Olorun is the sky-god of the Yorubas, that is, he is the deified firmament, or personal sky, just as Nyankupon is to the Tshis, Nyonmo to the Gas, and Mawu to the Ewes. As was mentioned in the last volume, the general bias of the negro mind has been in favour of selecting the firmament for the chief Nature god, instead of the Sun, Moon, or Earth; and in this respect the natives resemble the Aryan Hindus, Greeks, and Romans, with whom Dyaus pitar, Zeus, and Jupiter equally represented the firmament. The Tshis and Gas use the words Nyankupon and Nyonmo to express sky, rain, or thunder and lightning, and the Ewes andYorubas, the words Mawn and Olorun to express the two former. The Tshi peoples say Nyankupon lom (Nyankupon knocks); "It is thundering"; Nyankupon aba (Nyankupon has come), "It is raining"; and the Gã peoples, Nyonmo, knocks (thunders), Nyonmo pours, Nyonmo drizzles, &c., while in just the same way the Ancient Greeks ascribed these phenomena to Zeus, who snowed, rained, hailed, gathered clouds, and thundered. Nyankupon has for epithets the following: Amosu(Giver of Rain); Amovua (Giver of Sunshine); Tetereboensu (Wide-speading Creator of Water), and Tyoduampon, which seems to mean "Stretched-out Roof" (Tyo, to draw or drag, dua, wood, and pon, flat surface). Nyankupon and Nyonmo thunder and lighten as well as pour out rain, but Olorun, like the Ewe Mawu, does not wield the thunderbolt, which has become the function of a special thunder-god, and he consequently has suffered some reduction in importance. The name Olorun means "Owner of the Sky" (oni, one who possesses, orun, sky, firmament, cloud), and the sky is believed to be a solid body, curving over the earth so as to cover it with a vaulted roof. Like Nyankupon, Nyonmo, and Mawu, Olorun is considered too distant, or too indifferent, to interfere in the affairs of the world. The natives say that he enjoys a life of complete idleness and repose, a blissful condition according to their ideas, and passes his time dozing or sleeping. Since he is too lazy or too indifferent to exercise any control over earthly affairs, man on his side does not waste time in endeavouring to propitiate him, but reserves his worship and sacrifice for more active agents. Hence Olorun has no priests, symbols, images, or temples, and though, in times of calamity, or affliction, whjen the other gods have turned a deaf ear to his supplications, a native will, perhaps, as a last resource, invoke Olorun, such occasions are rare, and as a general rule the god is not worshipped or appealed to. The name Olorun, however, occurs in one or two set phrasesor sentences, which appear to show that at one time greater regard was paid to him. For instance, the proper reply to the morning salutation, "Have you risen well?" is O yin Olorun, "Thanks to Olorun;" and the phrase "May Olorun protect you" is sometimes heard as an evening salutation. The former seems to mean that thanks are due to the sky for letting the sun enter it; and the latter to be an invocation of the firmament, the roof of the world, to remain above and protect the earth during the night. Sometimes natives will raise their hands and cry, "Olorun, Olorun!" just as we say, "Heaven forbid!" and with an equal absence of literal meaning. Olorun has the following epithets:-- (1) Oga-ogo (Oga, distinguished or brave person; ogo, wonder, praise). (2) Olowo (ni-owo) "Venerable one." (3) Eleda (da, to cease from raining), "He who controls the rain." (4) Elemi, "a living man," literally "he who possesses breath." It is a title applied to a servant or slave, because his master's breath is at his mercy; and it is in this sense also that it is used to Olorun, because, if he were evilly, disposed, he could let fall the solid firmament and crush the world. (5) Olodumaye or Olodumare. The derivation of this epithet is obscure, but it probably means "Replenisher of brooks" (0lodo, possessing brooks). We find the same termination in Oshumaye or Oshumare, Rainbow, and in Osamaye or Osamare, Water Lily, and it is perhaps compounded of omi, water, and aye, a state of being.alive. It may be mentioned that, just as the missionaries have caused Nyankupon, Nyonmo, and Mawu to be confused with the Jehovah of the Christians, by translating these names as "God," so have they done with Olorun, whom they consider to be a survival from a primitive revelation, made to all mankind, in the childhood of the world. But Olorun is merely a nature-god, the personally divine sky, and he only controls phenomena connected in the native mind with the roof of the world. He is not in any sense an omnipotent being. This is well exemplified by the proverb which says, "A man cannot cause rain to fall, and Olorun cannot give you a child," which means that, just as a man cannot perform the functions of Olorun and cause rain to fall, so Olorun cannot form a child in the womb, that being the function of the god Obatala, whom we shall next describe. In fact, each god, Olorun included, has, as it were, his own duties; and while he is perfectly independent in his own domain, he cannot trespass upon the rights of others.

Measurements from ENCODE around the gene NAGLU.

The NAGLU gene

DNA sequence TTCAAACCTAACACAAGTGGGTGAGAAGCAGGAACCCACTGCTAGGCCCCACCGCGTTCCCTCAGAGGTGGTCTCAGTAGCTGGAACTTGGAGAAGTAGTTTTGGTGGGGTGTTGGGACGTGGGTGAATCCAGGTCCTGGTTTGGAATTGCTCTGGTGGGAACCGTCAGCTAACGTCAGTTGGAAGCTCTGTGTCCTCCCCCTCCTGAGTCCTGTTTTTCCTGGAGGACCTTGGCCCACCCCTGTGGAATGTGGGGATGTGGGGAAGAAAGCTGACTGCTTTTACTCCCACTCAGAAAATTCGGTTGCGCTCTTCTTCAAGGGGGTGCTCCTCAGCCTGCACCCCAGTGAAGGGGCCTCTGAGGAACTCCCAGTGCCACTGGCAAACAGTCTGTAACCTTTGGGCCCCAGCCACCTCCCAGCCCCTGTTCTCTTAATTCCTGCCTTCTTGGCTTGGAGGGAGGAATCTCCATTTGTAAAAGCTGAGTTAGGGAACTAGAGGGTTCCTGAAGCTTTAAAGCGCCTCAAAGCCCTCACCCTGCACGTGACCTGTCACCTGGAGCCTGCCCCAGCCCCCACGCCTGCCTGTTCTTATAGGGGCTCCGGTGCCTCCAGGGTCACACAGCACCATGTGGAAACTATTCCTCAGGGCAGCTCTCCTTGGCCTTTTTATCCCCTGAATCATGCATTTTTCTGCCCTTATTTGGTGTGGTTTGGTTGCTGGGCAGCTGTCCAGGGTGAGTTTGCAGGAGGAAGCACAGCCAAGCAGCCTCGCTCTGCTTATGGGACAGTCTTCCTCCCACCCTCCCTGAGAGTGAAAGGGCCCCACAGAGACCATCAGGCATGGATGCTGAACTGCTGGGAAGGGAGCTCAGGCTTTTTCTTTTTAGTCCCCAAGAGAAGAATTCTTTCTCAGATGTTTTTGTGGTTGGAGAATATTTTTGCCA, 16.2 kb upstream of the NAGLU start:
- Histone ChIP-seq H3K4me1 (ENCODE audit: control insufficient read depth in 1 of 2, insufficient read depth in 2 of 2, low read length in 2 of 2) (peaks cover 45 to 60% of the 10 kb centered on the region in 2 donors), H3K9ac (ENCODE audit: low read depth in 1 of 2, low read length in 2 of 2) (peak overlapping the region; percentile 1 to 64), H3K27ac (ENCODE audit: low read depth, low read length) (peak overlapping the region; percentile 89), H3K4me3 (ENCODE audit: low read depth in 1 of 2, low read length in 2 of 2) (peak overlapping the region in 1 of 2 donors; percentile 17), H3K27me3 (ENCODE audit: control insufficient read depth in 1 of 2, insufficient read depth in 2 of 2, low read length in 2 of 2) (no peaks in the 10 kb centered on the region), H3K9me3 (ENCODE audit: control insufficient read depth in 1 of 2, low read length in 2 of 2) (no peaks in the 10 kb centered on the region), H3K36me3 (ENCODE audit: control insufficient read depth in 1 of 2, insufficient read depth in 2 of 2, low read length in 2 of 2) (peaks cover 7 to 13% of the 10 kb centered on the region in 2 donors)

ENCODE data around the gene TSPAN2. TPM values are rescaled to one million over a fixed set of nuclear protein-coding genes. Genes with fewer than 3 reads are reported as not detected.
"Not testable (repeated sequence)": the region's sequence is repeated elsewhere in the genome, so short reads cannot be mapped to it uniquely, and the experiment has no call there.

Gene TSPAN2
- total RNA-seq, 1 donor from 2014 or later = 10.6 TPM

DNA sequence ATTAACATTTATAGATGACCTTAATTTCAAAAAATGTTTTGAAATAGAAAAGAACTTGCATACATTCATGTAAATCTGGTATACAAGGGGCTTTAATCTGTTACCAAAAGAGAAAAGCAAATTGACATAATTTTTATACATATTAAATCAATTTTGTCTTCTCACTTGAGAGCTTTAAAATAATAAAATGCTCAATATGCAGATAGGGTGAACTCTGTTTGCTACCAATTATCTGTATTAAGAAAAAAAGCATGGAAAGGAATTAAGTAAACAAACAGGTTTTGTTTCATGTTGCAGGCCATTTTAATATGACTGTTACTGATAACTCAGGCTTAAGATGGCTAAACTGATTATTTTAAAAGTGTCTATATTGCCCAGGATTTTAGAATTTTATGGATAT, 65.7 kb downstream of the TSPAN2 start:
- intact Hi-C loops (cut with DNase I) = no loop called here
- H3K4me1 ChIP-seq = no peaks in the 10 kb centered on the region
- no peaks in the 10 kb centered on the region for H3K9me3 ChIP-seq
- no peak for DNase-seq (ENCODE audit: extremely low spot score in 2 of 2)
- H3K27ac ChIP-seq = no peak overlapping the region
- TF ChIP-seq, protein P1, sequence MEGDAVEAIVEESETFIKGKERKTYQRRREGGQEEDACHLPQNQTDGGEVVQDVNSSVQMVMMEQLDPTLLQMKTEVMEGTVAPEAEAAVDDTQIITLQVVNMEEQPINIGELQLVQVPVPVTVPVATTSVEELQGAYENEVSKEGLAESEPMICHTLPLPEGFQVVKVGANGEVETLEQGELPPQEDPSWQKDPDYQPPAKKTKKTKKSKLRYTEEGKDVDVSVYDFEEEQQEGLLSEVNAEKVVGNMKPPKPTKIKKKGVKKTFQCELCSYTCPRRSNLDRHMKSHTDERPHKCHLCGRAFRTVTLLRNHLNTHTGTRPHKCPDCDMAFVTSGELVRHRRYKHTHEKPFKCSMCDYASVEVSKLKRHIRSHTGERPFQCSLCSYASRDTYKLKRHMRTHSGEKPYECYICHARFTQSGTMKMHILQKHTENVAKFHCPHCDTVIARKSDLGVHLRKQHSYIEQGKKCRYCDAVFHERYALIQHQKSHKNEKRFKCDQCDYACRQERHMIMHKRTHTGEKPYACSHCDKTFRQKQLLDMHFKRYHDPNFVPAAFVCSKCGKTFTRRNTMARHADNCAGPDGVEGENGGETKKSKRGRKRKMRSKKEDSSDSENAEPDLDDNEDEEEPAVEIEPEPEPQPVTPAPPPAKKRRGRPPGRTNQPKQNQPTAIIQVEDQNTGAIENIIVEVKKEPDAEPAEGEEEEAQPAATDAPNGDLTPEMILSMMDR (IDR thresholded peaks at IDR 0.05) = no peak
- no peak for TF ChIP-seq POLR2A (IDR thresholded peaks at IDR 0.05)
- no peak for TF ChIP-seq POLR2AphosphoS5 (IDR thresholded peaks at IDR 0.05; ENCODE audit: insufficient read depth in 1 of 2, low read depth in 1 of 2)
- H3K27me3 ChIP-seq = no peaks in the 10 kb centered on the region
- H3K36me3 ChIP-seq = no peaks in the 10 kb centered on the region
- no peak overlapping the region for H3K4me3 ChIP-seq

Obatala is the chief god of the Yorubas. The name means "Lord of the White Cloth" (Oba-ti-ala.), and is explained by the fact that white is the colour sacred to Obatala, whose temples, images, and paraphernalia are always painted white, and whose followers wear white cloths. Another derivation is Oba-ti-ala, "Lord of Visions," and this gains some probability from the fact that Obatala has the epithets of Orisha oj'enia, "The Orisha who enters man," and Alabalese (Al-ba-ni-ase), "He who predicts the future," because he inspires the oracles and priests, and unveils futurity by means of visions. "Lord of the White Cloth," however, is the translation most commonly adopted, and appears to be the correct one. The god is always represented as wearing a white cloth. Obatala, say the priests, was made by Olorun, who then handed over to him the management of the firmament and the world, and himself retired to rest. Obatala is thus also a sky-god, but is a more anthropomorphic conception than Olorun, and performs functions which are not in the least connected with the firmament. According to a myth, which is, however, contradicted by another, Obatala made the first man and woman out of clay, on which account he has the title of Alamorere, "Owner of the best clay;" and because he kneaded the clay himself he is called Orisha kpokpo, "The Orisha who kneads clay" (kpo, to knead or temper clay). Though this point is disputed by some natives, all are agreed that Obatala forms the child in the mother's womb, and women who desire to become mothers address their prayers to him; while albinoism and congenital deformities are regarded as his handiwork, done either to punish [1. Al-oni (one who. has); ba (to overtake); ni (to have); ase (a coming to pass), "One who overtakes the coming to pass."] some neglect towards him on the part of the parents, or to remind his worshippers of his power. Obatala is also styled "Protector of the Town Gates," and in this capacity is represented as mounted on a horse, and armed with a spear. On the panels of the temple doors rude carvings are frequently seen of a horseman with a spear, surrounded by a leopard, tortoise, fish, and serpent. Another epithet of Obatala is Obatala gbingbiniki, "The enormous Obatala." His special offerings are edible snails. Amongst the Ewe-speaking Peoples at Porto Novo, Obatala determines the guilt or innocence of accused persons by means of an oracle termed Onshe or Onishe (messenger, ambassador). It consists of a hollow cylinder of wood, about 31/2 feet in length and 2 feet in diameter, one end of which is covered with draperies and the other closed with shells of the edible snail. This cylinder is placed on the head of the accused, who kneels on the ground, holding it firmly on his head with a hand at each side. The god, being then invoked by the priests, causes the cylinder to rock backwards and forwards, and finally to fall to the ground. If it should fall forward the accused is innocent, if backward guilty. The priests say that Obatala, or a subordinate spirit to whom he deputes the duty, strikes the accused, so as to make the cylinder fall in the required direction; but sceptics and native Christians say that a child is concealed in the cylinder and overbalances it in front or behind, according to instructions given beforehand by the priests. They add that when a child has served for a year or two and grown too big for the cylinder he is put to death, in order that the secret may be preserved; and is succeeded by another, who, in his turn, undergoes the same fate-but all this is mere conjecture.